NY Times Confused About Its Own RSS Feed; Orders Takedown Of iPad RSS Reader

from the let-me-explain-the-internet-to-you dept

A whole bunch of you are sending in the bizarre news that the NY Times has sent a takedown for a popular iPad RSS reader because (*gasp*) it offers the NY Times' own RSS feed. Amusingly, this app was praised by the NY Times itself in a review just last week. It was also praised by Steve Jobs in his keynote at WWDC yesterday. As Wired notes, the details of the takedown request suggest that the NY Times is unfamiliar with the basics of both RSS and the web.

Basically, this app is your standard everyday RSS reader, the same sort of RSS reader that has been available all over the place for years. It's using the NY Times official RSS feed, because the NY Times put it out there. For the NY Times to then complain about it doing so is bizarre:
The Pulse News Reader app, makes commercial use of the NYTimes.com and Boston.com RSS feeds, in violation of their Terms of Use*. Thus, the use of our content is unlicensed. The app also frames the NYTimes.com and Boston.com websites in violation of their respective Terms of Use.
I'm guessing their concern is with the fact that the RSS reader is a paid app. This likely this goes back to an issue I raised more than five years ago, about companies who were putting "non-commercial" licenses on their RSS feed. How do you determine what's "non-commercial" in RSS? If I use that RSS feed as a part of my job, is that commercial? If I use it in a fee-based app, is that commercial? Either way, it's hard to see how this is really commercial use in any way. Yes, the RSS app is a fee-based app, but it's not "selling" the NY Times' content. It's just letting anyone access the free content that the NY Times put out for just this purpose. It's selling the software. In the same way Dell or HP or whoever sells a computer and lets people "access" the NY Times website.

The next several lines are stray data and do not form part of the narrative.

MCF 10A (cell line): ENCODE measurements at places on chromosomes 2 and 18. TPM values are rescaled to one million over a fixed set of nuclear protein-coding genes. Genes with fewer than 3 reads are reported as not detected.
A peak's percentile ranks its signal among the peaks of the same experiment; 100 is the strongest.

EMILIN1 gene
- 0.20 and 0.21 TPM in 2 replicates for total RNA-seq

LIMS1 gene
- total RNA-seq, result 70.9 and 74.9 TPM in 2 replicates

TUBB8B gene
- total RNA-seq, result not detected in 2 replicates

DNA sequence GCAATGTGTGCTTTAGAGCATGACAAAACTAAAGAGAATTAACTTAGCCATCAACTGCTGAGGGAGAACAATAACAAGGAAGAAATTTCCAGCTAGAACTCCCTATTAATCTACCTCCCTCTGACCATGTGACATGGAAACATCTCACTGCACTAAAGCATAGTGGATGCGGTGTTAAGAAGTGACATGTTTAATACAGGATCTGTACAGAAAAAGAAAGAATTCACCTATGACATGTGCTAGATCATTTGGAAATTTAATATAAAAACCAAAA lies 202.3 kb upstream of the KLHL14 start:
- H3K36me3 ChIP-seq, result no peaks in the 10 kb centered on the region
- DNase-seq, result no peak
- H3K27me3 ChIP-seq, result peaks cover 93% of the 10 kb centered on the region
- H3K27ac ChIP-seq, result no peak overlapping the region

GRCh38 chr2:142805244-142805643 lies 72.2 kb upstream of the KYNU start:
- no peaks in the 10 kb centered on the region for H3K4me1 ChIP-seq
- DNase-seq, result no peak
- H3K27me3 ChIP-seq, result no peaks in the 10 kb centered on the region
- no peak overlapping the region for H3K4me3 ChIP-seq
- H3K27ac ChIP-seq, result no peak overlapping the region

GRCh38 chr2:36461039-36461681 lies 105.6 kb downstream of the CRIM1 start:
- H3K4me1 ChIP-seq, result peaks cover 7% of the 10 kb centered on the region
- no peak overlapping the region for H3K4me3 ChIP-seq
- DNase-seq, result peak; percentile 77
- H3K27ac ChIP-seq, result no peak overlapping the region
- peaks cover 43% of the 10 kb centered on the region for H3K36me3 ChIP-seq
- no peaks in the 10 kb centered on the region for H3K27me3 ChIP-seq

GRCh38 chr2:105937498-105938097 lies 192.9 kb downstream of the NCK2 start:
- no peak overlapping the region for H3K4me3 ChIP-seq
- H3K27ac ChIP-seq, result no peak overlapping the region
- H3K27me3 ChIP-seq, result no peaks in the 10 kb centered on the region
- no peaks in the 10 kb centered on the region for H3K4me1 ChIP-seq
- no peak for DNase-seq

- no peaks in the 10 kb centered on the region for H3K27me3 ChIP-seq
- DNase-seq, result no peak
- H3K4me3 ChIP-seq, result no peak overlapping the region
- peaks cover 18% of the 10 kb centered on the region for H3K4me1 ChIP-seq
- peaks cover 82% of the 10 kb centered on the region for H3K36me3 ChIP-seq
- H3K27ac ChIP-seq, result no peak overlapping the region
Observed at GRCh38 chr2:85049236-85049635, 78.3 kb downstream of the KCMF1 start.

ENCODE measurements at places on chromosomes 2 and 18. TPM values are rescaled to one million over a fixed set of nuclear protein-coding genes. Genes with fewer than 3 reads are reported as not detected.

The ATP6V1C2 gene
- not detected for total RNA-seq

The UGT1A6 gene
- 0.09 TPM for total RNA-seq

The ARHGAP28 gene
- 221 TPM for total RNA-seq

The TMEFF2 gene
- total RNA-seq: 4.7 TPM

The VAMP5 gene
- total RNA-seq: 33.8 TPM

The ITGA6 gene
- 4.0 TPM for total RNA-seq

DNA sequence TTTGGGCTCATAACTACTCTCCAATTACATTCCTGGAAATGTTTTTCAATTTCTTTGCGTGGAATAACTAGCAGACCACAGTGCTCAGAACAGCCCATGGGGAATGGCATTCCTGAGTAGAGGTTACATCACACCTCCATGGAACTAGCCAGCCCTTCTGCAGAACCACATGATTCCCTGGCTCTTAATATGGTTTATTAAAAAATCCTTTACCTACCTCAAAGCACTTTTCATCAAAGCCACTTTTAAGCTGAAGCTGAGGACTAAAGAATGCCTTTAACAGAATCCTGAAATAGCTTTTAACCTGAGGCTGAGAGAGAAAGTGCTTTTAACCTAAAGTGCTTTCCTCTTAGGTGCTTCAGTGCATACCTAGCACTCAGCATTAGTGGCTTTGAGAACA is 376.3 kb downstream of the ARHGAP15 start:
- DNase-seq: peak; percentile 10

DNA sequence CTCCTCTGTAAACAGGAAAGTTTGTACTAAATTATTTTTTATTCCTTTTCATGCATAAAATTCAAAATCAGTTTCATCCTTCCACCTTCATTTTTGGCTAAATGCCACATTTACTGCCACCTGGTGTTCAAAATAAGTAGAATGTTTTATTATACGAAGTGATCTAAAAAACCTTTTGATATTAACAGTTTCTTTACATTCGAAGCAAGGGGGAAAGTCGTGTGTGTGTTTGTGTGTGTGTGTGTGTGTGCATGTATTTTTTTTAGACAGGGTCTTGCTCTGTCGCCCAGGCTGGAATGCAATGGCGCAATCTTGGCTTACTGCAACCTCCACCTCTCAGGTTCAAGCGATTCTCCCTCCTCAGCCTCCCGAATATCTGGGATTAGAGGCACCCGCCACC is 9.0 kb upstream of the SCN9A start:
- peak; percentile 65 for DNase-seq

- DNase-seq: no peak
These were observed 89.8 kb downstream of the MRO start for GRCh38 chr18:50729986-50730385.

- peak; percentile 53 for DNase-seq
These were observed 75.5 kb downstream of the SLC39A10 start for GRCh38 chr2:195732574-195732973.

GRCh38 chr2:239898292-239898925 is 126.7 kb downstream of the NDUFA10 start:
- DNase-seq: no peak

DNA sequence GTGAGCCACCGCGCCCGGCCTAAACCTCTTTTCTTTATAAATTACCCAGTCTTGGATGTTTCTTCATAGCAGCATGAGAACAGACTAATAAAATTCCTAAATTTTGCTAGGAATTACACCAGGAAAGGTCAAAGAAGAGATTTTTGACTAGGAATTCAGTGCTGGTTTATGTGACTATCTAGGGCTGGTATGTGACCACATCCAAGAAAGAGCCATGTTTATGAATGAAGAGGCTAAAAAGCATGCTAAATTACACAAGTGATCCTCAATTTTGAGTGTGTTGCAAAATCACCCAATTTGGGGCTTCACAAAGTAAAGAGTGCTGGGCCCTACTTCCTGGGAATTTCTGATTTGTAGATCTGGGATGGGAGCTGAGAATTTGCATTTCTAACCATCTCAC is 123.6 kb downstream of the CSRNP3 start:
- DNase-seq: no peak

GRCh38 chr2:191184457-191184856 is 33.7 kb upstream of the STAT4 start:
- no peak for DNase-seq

This is actually pretty surprising. While the NY Times is pursuing a brain-dead paywall strategy, it had seemed like that was mostly upper management's doing. The Times' has pretty good tech folks who have done some neat things, and I've heard their General Counsel speak about copyright issues, and he has always seemed pretty on top of things (i.e., recognized the value of fair use and worried about excessively locked down copyright).

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    Richard (profile), 8 Jun 2010 @ 11:34am


    basically, they just dont want to be the featured material that sells the rss reader. rss is free, but should be subscribed by individual users. all the nytimes wants is not to be part of a paid app. the only confusion here mike is your own.
    No - yours by the sound of it.
    They are not "part of" a paid app any more than they would be if someone accessed the RSS feed via a paid wifi service.

    The feed is still free. For goodness sake - we all pay for bandwidth to our ISP - by NY times logic this would make all internet access "commercial use".

    What has happened is that the NYtimes has had a hissy fit because they didn't get in on this deal themselves!

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